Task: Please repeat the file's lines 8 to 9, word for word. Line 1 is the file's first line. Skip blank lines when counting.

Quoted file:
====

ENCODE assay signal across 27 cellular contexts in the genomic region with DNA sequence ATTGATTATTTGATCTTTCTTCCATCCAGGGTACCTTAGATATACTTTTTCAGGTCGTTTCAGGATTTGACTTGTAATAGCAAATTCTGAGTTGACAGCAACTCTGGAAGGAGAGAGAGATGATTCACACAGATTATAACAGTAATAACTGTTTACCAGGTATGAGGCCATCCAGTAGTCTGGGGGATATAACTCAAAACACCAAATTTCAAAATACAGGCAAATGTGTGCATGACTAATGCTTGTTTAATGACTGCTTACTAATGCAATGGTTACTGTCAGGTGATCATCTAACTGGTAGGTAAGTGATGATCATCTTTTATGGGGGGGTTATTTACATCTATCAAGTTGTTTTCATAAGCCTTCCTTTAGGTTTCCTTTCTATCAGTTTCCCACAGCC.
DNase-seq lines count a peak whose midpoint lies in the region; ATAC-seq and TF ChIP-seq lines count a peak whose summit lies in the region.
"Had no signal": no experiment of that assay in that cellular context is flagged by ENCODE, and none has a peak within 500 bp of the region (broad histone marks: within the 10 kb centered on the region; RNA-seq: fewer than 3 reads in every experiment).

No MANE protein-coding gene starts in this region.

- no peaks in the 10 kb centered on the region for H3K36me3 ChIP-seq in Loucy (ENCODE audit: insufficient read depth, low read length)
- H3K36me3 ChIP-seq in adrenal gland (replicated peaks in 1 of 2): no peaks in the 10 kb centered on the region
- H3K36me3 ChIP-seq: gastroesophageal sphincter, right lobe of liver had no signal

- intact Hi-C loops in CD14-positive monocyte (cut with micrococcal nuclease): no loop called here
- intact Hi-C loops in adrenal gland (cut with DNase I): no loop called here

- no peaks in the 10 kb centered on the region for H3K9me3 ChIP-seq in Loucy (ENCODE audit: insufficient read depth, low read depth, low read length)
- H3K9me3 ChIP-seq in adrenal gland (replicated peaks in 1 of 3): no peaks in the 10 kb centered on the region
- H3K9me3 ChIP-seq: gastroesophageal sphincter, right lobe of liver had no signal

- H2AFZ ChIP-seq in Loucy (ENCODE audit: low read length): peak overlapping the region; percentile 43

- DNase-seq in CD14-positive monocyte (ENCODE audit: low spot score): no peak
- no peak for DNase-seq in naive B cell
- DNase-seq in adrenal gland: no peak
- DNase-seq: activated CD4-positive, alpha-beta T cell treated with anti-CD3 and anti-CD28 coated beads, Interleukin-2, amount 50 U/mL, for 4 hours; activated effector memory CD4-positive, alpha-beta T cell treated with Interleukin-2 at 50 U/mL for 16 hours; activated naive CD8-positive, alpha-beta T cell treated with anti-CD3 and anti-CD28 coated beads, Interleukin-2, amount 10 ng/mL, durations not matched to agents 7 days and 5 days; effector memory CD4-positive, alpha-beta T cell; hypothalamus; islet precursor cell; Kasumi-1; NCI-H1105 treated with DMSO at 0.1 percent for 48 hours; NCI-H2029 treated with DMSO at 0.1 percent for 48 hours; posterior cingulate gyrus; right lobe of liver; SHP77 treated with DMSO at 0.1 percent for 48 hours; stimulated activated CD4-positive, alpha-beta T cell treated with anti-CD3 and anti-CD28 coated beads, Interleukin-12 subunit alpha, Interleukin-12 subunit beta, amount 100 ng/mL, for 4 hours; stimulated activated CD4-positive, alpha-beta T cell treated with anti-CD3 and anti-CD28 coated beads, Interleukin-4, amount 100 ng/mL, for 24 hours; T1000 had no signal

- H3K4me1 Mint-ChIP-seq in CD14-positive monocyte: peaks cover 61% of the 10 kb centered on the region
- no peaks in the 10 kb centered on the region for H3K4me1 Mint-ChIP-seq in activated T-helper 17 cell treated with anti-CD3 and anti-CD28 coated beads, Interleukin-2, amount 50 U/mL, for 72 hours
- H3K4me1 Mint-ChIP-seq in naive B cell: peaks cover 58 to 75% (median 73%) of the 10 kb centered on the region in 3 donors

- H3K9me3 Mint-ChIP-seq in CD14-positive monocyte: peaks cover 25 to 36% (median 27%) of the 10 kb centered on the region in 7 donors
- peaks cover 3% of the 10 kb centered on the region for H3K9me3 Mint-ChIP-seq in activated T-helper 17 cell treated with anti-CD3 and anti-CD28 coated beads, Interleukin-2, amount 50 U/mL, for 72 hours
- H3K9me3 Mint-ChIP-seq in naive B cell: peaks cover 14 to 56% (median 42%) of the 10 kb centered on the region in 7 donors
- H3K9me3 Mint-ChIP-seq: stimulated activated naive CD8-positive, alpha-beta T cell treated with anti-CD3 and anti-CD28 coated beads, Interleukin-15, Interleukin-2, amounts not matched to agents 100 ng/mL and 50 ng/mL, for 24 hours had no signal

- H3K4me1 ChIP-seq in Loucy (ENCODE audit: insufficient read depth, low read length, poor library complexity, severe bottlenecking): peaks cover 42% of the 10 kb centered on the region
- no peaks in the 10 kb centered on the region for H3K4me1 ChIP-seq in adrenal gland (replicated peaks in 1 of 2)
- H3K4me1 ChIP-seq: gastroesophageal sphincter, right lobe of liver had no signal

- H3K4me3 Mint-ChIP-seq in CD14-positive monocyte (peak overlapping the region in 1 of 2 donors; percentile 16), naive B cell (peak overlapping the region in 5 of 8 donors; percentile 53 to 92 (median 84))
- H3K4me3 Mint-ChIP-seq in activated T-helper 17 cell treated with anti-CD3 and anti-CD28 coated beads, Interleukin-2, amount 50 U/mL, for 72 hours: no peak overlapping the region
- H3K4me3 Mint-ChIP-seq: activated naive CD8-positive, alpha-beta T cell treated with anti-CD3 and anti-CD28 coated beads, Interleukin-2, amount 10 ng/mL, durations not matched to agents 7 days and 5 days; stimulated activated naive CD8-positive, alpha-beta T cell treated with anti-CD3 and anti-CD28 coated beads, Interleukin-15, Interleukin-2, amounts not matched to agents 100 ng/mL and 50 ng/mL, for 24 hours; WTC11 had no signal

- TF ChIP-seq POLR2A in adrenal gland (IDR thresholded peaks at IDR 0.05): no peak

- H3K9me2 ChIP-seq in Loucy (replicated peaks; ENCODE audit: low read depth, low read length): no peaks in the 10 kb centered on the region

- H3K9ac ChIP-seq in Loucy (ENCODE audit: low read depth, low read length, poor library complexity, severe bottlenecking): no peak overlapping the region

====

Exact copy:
- intact Hi-C loops in CD14-positive monocyte (cut with micrococcal nuclease): no loop called here
- intact Hi-C loops in adrenal gland (cut with DNase I): no loop called here